Routine eye exams are very important to monitor the health of your eyes, as well as to determine your need for glasses. Some eye diseases, such as glaucoma, have no early warnings and can only be detected with a thorough eye exam. This is why it is important to have your eyes examined every 1 – 2 years. Even if your eyes are healthy, you should still have a regular eye exam to detect any problems as soon as possible and begin necessary treatment.
Depending on your medical status and your chief complaint, your eyes may be dilated. If they are dilated, your eyes may be sensitive to light and your near vision may be blurry for about 3 – 4 hours. It is a good idea to bring sunglasses with you or we can provide you with complimentary disposable ones if needed. Also, we recommend that you bring someone with you who can drive you home after the exam. Please bring any prescription glasses, such as computer and reading glasses with you.
Here are vision tests that you are likely to encounter during a routine comprehensive eye exam:
A patient history helps to determine any symptoms the individual is experiencing, when they began, the presence of any general health problems, medications taken and occupational or environmental conditions that may be affecting vision. The doctor or ophthalmic assistant will ask about any eye or vision problems you may be having and about your overall health. The doctor will also ask about any previous eye or health conditions of you and your family members.
Reading charts are often used to measure visual acuity. Visual acuity measurements evaluate how clearly each eye is seeing. As part of the testing, you are asked to read letters on distance and near reading charts. The results of visual acuity testing are written as a fraction such as 20/40.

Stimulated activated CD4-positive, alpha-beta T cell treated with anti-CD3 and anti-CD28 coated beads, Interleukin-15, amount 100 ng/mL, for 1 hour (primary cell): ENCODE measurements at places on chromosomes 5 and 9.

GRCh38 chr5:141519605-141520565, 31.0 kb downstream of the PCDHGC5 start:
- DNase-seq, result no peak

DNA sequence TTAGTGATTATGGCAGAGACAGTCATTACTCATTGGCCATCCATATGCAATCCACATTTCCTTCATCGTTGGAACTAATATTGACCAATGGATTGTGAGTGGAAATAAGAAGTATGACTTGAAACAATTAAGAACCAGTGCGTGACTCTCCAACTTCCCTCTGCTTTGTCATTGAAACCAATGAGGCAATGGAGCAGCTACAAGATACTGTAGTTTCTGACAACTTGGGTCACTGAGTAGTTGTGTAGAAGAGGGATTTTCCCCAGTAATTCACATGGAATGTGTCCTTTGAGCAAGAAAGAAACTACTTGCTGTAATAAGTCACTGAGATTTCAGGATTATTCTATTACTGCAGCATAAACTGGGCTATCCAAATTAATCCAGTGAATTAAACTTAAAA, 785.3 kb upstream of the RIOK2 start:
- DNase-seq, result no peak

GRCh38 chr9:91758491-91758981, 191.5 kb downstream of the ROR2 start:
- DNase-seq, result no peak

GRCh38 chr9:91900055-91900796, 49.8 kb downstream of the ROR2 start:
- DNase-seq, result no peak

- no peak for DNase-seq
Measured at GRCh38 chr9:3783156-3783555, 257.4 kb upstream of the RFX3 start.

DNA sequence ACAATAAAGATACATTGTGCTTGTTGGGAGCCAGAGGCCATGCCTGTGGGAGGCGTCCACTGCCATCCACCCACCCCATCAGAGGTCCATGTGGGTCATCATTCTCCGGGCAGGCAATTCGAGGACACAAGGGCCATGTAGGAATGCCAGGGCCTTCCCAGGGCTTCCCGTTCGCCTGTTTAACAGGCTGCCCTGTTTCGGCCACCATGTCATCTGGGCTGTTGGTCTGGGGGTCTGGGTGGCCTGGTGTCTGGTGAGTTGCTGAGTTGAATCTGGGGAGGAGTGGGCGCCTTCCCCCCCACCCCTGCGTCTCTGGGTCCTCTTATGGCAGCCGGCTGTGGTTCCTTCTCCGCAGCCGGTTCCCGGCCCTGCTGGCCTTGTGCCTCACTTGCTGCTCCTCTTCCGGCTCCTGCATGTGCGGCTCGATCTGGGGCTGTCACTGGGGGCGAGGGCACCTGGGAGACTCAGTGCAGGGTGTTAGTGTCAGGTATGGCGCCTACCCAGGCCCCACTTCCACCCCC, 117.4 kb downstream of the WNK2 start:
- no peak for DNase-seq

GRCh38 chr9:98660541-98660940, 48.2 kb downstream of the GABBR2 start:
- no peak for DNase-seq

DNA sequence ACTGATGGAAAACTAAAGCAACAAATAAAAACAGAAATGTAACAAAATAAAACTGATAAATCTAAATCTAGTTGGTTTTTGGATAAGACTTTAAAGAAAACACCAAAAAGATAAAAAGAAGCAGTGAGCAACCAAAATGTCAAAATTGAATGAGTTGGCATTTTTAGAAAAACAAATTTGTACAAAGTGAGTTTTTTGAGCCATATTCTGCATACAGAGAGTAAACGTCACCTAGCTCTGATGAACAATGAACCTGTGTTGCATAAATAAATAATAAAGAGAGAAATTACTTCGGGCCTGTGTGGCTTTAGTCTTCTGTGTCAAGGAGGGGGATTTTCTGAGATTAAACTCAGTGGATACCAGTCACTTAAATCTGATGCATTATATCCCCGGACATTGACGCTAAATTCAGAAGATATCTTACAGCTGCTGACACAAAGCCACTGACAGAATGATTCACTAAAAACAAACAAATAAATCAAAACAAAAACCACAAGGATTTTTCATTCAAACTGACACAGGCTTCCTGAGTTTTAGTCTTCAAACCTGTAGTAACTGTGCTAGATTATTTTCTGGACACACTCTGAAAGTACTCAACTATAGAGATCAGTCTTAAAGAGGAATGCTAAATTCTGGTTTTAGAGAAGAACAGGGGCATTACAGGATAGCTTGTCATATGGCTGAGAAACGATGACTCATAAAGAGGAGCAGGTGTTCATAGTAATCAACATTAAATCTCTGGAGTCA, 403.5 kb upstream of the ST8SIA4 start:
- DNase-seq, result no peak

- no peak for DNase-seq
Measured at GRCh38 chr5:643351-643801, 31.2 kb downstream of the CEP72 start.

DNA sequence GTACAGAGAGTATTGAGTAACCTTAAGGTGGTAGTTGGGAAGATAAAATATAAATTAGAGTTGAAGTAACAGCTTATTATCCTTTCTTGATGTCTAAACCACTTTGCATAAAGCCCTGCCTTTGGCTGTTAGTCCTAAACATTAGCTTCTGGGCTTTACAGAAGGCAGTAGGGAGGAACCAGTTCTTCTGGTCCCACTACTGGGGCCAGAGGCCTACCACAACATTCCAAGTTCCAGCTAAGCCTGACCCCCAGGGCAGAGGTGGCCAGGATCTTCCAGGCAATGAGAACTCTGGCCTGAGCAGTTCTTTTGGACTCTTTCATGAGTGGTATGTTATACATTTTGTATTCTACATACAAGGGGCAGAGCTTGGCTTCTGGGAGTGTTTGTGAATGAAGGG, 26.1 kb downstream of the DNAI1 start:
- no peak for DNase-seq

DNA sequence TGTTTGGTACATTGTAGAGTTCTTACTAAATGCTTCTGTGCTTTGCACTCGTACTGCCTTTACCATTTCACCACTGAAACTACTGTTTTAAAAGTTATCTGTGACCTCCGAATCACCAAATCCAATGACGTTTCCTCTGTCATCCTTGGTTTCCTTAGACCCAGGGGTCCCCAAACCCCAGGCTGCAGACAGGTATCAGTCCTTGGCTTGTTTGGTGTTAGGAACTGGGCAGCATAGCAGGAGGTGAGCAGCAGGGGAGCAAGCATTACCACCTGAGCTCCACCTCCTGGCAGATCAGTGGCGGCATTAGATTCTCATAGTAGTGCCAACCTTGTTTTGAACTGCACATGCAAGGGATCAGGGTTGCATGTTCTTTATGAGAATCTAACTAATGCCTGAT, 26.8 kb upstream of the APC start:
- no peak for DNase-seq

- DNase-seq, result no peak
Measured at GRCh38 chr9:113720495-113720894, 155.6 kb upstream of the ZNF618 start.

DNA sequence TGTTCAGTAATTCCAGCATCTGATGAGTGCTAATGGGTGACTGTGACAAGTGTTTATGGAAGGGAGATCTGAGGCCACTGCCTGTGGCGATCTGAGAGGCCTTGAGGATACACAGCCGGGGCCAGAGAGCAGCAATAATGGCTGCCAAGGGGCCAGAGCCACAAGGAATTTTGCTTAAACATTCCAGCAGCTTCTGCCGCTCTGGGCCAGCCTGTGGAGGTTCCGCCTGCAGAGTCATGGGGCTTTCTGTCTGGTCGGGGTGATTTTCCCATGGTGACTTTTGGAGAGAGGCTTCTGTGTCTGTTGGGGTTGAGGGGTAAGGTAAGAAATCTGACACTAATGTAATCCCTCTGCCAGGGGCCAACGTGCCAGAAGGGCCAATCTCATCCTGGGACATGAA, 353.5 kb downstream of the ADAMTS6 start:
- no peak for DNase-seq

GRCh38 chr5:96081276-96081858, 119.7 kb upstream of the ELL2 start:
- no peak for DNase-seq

When testing distance vision, the top number in the fraction is the standard distance at which testing is done, twenty feet. The bottom number is the smallest letter size you were able to read. A person with 20/40 visual acuity would have to get within 20 feet of a letter that should be seen at 40 feet in order to see it clearly. Normal distance visual acuity is 20/20.
Eye Focusing, Eye Teaming, and Eye Movement Testing
Assessment of accommodation, ocular motility and binocular vision determines how well the eyes focus, move and work together. In order to obtain a clear, single image of what is being viewed, the eyes must effectively change focus, move and work in unison. This testing will look for problems that keep your eyes from focusing effectively or make using both eyes together difficult.
Eye Health Evaluation
A truly comprehensive eye exam almost always includes eye dilation—the addition of special eye drops that “open up” the pupil at the front of the eyeball. This allows for a maximum amount of light to enter the eyeball, giving your eye doctor the best possible visibility during a variety of specific eye tests.
Eye dilation is common during an eye exam after preliminary testing of visual acuity, pressure testing, and any vision-correction measurements have been taken. Your eyes are dilated using special drops, by far the most effective way to examine the structures inside the eye, and the light-sensitive retina at the back of the eye.
Most eyecare professionals agree: eye dilation is a critical component of a comprehensive eye exam, and vital to the detection of symptoms of eye disease like macular degeneration, diabetic eye disease, glaucoma, cataracts and more.
Having your eyes dilated doesn’t hurt—it just feels a little strange. Your pupil at the front of your eye automatically adjusts to light intensity, closing when light is more intense and opening in lower lighting conditions—much like an automatic camera adjusts to take photos indoors or outdoors.
The drops used to dilate your eyes don’t wear off immediately, that’s why it’s recommended you bring sunwear with you to a comprehensive eye exam. And if you’re driving, you may want to consider having a friend with you to help you drive home, or assist you if you feel slightly disoriented.
It is at this time your intraocular pressure (eye pressure) will be taken as well. Elevated pressure in the eye signals an increased risk for glaucoma.
Measurement of pressure within the eye is performed. Normal eye pressures range from 10 to 21 millimeters of mercury (mm Hg), averaging about 14 to 16 mm Hg. Anyone with eye pressure greater than 22 mm Hg is at an increased risk of developing glaucoma, although many people with normal pressure also develop glaucoma.